Friday, November 16, 2007

Worship

A couple of weeks ago, Thomas+ and I got into a little bit of a conversation about worship and I decided to bring it out overall. A point I made in the post was that I didn't think churches should be worship centers, but centers for discipleship. Thomas said that the most important thing his church does is gather for worship and I expressed that because of the time I spend in the tech booth, I don't get to worship very often.

Here's what I mean by worship. To me, worship is the ability to step away from ourselves and to focus completely on God and the wondrousness of His presence. In traditional Church of Christ theology, there are five acts of worship: teaching, giving, singing, praying, and communion. And if you only count those, I do get to experience those every Sunday, but I'm not able to focus exclusively on them. If you step away from that and get into a less "finger-based" approach (tiny joke there) that thinks in a wider view of worship and experiencing God in a more experiential way, I don't get to participate in that very often either.

Am I happy to be helping in the booth? Of course. It's a talent that I have and one I'm grateful to share with the body, and one that I know facilitates worship in others. But because I have to be so focused on making sure that there aren't mistakes in what we do which would distract others from worship.

That's what I mean by worship and why I'm not able to focus on it. So, Thomas, I'm interested in hearing your take, as well as anyone else's, of course. I'm going to be out of pocket after this morning and not able to respond until Monday, but I'll be very interested in reading the responses to this.

8 comments:

Amy said...

I would say that what you are doing in the tech booth is worship. Not in the quiet, meditative way, but that you are offering your gifts in worship to Him.

On another subject, I would like to ask you about your thoughts on "nonviolence" vs. "pacifism". I noticed your comments at Mike's, and would like to understand what you mean.

Amy said...

Back to your original thoughts on this post, I am changing my perspective on what our purpose in gathering as a church is as well.

I agree that our purpose is to be centers of discipleship. Yes, worship is a part of the whole, but for the most part we have been WAY to focused on worship issues (wars) for too long.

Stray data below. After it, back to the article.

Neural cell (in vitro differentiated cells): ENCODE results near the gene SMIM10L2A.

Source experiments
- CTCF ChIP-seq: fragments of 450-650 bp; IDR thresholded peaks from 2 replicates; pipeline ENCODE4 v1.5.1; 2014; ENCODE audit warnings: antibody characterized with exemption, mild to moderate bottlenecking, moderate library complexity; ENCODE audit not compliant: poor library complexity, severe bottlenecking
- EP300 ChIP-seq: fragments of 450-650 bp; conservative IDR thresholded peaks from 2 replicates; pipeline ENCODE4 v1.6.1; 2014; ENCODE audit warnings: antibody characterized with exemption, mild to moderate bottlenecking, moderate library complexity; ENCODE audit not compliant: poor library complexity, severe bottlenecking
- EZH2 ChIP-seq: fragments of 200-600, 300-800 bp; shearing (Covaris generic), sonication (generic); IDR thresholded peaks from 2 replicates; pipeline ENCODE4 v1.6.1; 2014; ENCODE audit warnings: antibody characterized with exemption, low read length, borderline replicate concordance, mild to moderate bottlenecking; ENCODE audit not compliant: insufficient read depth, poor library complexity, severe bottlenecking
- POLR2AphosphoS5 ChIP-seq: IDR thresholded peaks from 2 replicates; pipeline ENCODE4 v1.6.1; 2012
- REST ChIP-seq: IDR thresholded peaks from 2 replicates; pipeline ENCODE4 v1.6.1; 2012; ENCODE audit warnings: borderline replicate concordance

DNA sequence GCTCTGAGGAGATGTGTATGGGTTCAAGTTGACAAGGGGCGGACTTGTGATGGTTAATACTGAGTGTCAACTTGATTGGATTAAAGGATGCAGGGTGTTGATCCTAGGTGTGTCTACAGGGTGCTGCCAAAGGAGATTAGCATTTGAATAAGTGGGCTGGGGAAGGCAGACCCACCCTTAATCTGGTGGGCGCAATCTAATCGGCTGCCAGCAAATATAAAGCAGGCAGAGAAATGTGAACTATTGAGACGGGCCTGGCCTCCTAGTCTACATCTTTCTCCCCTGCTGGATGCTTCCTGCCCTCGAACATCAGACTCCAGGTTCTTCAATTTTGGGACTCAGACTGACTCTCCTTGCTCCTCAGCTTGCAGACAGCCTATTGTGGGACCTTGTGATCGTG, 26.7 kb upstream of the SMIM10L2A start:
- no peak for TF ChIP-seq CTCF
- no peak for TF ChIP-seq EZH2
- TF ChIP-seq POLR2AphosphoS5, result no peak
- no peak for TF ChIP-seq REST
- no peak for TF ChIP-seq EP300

It is silly to be so wrapped up in music while the world desperately just wants to see Jesus.

...and that's coming from someone who loves singing and music!

Phil said...

Amy, just to clarify on the nonviolence versus pacificism.

To me, pacificism is the same thing as inaction. It's not doing anything. Nonviolent resistance is resisting, but not resorting to violence to do it. It would be how MLK resisted the cities and rules about how African Americans could act and where they could eat. He did not resort to violence but used this nonviolent resistance to fight those powers. Jesus' teachings on turning the other cheek and going the extra mile would fit into this as well. Does that help?

Amy said...

yes, it does. I guess I thought what you described as "non-violent resistance" was what people referred to as "pacifist". But that does make better sense. Thanks!

Thomas+ said...

I am formulating my response to the great Phil Wilson. So, I have not thrown down the gauntlet in vain. I have just been trying to get my head around Phil's definition of worship, so that I can give him an Anglican beat down. Of course, it would be a non-violent beat down. Just to tie in this other conversation.

Keith Brenton said...

Phil, I'm occasionally one of those booth people, too; as a staff member at my church, I go in early and make sure the scheduled person is there - and fill in when there's a no-show. (Can you believe that there are no-shows?)

Like Amy says, I regard what I do in preparing the visuals and serving either in the visuals or sound part of the booth as worship, just as Amy does. It's not the same, and my attention is divided (just as it often was when my children were younger!), but it's a way I can express my praise and thanksgivings using what God gave me.

And if I tried to count the ways folks can worship, I'd run out of fingers and toes really fast!

Snapshot said...

As the wife of the "tech guy" (my husband is the deacon of the Multi-Media ministry at our church) I do believe what you guys do up there is worship and a HUGE service to everyone at the church BUT as Keith said, it's not the same. Occasionally it would be nice if the tech guys got to come down out of the sound booth and just listen and enjoy the worship service now and then actually setting with their families!!! Anything we do can be worship if we put our focus in that direction. Folding socks can be worship, if we spend out time in that task thanking Him for the socks and the person who wears them. Asking God bless that person and praising Him for the gift they are to our lives. Life should be worship, not just a few hours a week at church. To me, the actual worship service should be like icing on the cake!

Thomas+ said...

I have finally responded to you: http://ihajj.blogspot.com/2007/11/worship-across-blogs.html

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